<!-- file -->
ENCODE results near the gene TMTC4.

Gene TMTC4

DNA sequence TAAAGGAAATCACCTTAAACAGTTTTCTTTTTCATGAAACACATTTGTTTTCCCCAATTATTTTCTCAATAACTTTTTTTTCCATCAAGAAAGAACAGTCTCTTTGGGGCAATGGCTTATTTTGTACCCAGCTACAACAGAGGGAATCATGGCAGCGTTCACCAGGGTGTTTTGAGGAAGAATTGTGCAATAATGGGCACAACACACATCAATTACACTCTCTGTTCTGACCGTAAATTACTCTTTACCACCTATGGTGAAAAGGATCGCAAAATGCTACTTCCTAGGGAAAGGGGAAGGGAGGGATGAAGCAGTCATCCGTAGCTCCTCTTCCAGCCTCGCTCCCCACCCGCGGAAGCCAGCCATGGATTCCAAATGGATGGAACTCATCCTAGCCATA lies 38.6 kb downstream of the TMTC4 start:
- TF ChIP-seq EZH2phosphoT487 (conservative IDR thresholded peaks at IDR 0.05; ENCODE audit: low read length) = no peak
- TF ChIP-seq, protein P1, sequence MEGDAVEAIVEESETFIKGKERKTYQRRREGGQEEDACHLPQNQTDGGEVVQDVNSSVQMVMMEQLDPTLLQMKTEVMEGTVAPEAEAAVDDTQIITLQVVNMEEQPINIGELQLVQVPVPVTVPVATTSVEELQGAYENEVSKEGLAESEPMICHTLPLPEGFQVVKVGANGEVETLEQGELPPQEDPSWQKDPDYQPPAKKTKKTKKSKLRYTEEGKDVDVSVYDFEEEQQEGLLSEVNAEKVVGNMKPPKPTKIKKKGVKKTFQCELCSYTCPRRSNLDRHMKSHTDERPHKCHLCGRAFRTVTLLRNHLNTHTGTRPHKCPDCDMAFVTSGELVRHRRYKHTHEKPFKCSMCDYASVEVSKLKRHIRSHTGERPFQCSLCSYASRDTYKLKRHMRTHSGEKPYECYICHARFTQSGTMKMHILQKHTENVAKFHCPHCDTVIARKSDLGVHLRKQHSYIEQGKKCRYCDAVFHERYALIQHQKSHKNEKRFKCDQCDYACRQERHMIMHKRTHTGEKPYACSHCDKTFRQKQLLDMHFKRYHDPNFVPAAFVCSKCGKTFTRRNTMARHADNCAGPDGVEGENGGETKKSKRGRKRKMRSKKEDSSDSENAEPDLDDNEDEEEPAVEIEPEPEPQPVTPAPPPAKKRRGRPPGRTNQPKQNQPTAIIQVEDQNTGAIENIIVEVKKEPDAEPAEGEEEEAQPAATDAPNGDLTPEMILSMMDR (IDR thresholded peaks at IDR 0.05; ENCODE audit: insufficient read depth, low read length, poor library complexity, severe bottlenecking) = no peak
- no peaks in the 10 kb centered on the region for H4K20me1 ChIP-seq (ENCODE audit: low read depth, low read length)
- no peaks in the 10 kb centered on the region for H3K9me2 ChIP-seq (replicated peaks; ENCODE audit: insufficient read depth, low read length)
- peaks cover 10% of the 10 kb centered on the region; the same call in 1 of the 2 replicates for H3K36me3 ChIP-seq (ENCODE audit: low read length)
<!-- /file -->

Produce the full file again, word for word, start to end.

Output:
ENCODE results near the gene TMTC4.

Gene TMTC4

DNA sequence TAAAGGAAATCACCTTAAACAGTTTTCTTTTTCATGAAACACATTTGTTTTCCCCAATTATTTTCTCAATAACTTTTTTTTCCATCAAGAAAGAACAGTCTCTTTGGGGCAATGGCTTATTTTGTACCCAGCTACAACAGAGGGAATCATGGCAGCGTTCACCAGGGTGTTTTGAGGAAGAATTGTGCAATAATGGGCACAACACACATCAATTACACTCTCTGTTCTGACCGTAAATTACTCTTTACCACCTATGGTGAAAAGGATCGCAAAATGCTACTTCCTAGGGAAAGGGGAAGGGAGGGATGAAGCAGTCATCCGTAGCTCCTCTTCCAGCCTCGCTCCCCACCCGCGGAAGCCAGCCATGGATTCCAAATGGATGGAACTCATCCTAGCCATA lies 38.6 kb downstream of the TMTC4 start:
- TF ChIP-seq EZH2phosphoT487 (conservative IDR thresholded peaks at IDR 0.05; ENCODE audit: low read length) = no peak
- TF ChIP-seq, protein P1, sequence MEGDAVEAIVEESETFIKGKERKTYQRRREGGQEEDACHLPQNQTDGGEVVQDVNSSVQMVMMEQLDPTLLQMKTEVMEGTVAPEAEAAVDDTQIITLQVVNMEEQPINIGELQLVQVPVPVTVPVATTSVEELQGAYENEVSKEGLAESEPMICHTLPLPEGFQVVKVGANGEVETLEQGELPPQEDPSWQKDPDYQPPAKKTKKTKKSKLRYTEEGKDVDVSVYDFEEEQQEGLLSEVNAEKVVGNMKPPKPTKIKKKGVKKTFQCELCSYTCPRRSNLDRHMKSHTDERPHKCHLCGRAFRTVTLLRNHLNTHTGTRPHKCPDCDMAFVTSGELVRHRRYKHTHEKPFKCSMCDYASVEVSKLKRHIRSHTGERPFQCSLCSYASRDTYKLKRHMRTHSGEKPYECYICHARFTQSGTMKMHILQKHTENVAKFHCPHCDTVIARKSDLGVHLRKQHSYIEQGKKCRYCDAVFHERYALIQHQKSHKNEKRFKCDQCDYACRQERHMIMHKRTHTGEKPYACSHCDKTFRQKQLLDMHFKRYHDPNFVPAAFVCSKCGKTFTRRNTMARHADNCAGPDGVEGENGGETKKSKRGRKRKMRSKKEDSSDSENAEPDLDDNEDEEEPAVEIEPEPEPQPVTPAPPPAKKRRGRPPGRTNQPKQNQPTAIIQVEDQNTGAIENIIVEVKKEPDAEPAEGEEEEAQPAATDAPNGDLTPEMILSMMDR (IDR thresholded peaks at IDR 0.05; ENCODE audit: insufficient read depth, low read length, poor library complexity, severe bottlenecking) = no peak
- no peaks in the 10 kb centered on the region for H4K20me1 ChIP-seq (ENCODE audit: low read depth, low read length)
- no peaks in the 10 kb centered on the region for H3K9me2 ChIP-seq (replicated peaks; ENCODE audit: insufficient read depth, low read length)
- peaks cover 10% of the 10 kb centered on the region; the same call in 1 of the 2 replicates for H3K36me3 ChIP-seq (ENCODE audit: low read length)